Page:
Crossposted from the AI Alignment Forum. May contain more technical jargon than usual.

From a mathematical point of view, the building and training of a large transformer
language model (LLM) is the construction of a certain function, from some euclidean space to another, that has certain interesting properties. And it may therefore be surprising to find that many key papers announcing significant new LLMs seem reluctant to simply spell out the details of the function that they have constructed in plain mathematical language or indeed even in complete pseudo-code. The latter form of this complaint is the subject of the recent article of Phuong and Hutter [1]. Here, we focus on one aspect of the former perspective and seek to give a relatively ‘pure’ mathematical description of the architecture of an LLM.


This short pdf is a set of notes I made, initially just for my own benefit, while trying to understand the architecture of 'decoder-only' LLMs. It draws heavily on Anthropic's Mathematical Framework for Transformers but is deliberately written in a 'pure math' style.

It was while writing this up to actually post, that I started to develop the thoughts that led to my post about the mathematics of interpretability more generally.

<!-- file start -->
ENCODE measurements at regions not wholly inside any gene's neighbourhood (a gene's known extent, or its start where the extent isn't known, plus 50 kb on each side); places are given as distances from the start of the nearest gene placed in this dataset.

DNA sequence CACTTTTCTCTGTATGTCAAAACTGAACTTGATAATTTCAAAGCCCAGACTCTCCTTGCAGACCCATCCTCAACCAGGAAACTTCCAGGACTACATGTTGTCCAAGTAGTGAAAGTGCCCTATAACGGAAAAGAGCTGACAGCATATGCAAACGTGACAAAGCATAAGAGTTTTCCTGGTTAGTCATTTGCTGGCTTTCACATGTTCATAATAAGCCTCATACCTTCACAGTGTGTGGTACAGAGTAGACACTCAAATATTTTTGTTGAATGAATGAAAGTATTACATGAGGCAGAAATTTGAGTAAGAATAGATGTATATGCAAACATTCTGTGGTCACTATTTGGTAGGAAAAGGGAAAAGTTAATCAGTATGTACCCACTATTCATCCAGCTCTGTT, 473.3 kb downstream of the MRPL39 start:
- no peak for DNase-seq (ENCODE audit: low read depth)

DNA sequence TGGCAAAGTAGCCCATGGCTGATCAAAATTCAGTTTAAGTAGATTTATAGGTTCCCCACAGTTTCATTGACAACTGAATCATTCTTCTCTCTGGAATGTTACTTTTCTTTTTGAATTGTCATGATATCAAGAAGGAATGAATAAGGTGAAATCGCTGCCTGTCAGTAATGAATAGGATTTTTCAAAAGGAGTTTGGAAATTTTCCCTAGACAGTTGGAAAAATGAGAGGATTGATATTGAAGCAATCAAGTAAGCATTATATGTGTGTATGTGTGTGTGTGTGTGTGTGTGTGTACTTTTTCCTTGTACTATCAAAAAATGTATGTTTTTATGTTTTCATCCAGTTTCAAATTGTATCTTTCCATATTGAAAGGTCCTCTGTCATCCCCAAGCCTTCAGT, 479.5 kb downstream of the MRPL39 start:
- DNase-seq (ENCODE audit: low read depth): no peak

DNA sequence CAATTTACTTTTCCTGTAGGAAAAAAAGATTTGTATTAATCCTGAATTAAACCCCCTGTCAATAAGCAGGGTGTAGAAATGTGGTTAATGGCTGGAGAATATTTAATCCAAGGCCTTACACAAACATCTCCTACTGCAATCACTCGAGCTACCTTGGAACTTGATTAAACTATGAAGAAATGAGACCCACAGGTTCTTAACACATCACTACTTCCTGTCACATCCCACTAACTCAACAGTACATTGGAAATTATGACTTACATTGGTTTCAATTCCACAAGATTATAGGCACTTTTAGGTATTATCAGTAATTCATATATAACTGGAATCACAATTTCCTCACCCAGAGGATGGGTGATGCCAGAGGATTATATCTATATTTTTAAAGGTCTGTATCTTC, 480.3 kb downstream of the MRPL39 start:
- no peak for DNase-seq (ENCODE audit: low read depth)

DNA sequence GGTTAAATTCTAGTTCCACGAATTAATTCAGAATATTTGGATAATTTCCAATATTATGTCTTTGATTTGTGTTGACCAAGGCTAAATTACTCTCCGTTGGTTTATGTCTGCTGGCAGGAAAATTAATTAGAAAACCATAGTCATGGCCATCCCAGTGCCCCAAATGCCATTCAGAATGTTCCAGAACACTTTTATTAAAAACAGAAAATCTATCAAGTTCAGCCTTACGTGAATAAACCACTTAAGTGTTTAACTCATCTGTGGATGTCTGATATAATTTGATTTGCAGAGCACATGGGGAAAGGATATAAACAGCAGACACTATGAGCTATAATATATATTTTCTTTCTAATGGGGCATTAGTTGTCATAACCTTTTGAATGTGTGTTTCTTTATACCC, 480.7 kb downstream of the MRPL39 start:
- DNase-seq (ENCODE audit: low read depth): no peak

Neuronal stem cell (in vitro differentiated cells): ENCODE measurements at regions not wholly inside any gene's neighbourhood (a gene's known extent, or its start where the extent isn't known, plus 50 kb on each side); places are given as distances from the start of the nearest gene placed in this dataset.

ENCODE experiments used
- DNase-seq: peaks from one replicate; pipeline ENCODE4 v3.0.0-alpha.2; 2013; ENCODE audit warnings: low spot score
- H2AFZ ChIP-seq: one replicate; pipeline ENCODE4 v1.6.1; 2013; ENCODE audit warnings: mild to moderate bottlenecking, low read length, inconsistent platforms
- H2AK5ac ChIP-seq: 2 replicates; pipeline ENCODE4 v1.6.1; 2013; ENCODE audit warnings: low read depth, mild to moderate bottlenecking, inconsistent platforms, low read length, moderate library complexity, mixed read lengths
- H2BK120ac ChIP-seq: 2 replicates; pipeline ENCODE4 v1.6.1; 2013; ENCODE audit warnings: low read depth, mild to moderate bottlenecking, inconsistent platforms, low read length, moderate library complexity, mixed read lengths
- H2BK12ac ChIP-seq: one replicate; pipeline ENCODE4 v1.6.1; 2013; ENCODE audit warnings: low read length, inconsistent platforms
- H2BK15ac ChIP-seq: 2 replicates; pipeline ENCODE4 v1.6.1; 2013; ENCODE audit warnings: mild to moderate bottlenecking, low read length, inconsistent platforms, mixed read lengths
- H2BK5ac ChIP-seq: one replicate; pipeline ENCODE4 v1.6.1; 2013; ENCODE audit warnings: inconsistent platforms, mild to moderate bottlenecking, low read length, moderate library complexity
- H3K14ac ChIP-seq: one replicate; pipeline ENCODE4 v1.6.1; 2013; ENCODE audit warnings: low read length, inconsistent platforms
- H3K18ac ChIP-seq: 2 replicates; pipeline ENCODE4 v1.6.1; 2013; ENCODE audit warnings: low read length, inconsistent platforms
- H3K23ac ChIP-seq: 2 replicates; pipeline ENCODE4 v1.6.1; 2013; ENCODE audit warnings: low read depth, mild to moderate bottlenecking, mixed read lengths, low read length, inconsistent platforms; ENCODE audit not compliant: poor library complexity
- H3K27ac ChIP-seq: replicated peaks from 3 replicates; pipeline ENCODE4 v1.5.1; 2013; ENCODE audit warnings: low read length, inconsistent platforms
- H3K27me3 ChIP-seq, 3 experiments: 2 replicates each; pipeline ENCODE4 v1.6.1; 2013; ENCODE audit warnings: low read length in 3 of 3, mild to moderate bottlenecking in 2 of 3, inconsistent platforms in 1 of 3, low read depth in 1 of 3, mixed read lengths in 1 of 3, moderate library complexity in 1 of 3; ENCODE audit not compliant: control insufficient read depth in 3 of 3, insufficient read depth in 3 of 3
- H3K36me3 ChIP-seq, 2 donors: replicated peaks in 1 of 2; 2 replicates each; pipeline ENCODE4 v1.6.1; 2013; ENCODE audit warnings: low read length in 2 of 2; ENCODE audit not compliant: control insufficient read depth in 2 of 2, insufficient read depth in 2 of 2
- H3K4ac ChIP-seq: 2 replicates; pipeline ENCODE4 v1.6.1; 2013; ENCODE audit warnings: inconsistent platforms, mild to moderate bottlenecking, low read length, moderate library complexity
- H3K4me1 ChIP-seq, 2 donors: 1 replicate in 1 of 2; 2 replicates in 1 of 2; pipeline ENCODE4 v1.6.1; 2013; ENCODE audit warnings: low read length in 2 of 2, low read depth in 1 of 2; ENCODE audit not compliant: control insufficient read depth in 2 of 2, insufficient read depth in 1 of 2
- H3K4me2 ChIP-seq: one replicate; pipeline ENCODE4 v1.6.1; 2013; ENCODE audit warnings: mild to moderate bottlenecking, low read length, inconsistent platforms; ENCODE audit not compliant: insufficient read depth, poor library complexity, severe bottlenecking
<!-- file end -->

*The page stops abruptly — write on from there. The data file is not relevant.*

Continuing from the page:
I still consider it something of a fragment or draft, but may develop it further.

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With the vocabulary  having been fixed, we now have a canonical way of taking any string  of real text and mapping it to a (finite) sequence of elements from the fixed vocabulary .

Correct me if I'm wrong, but: you don't actually describe any map 
The preceding paragraph explains the Byte-Pair Encoding training algorithm, not the encode step.

The simplified story can be found at the end of the "Implementing BPE" part of the Hugging Face BPE tutorial: it is important to save the merge rules in order and apply them in tokenization. Now the GPT-2 implementation seems very similar but it has a few parts I don't understand completely, e.g. what does that regex do?

Ah thanks very much Daniel. Yes now that you mention it I remember being worried about this a few days ago but then either forgot or (perhaps mistakenly) decided it wasn't worth expanding on. But yeah I guess you don't get a well-defined map until you actually fix how the tokenization happens with another separate algorithm. I will add to list of things to fix/expand on in an edit.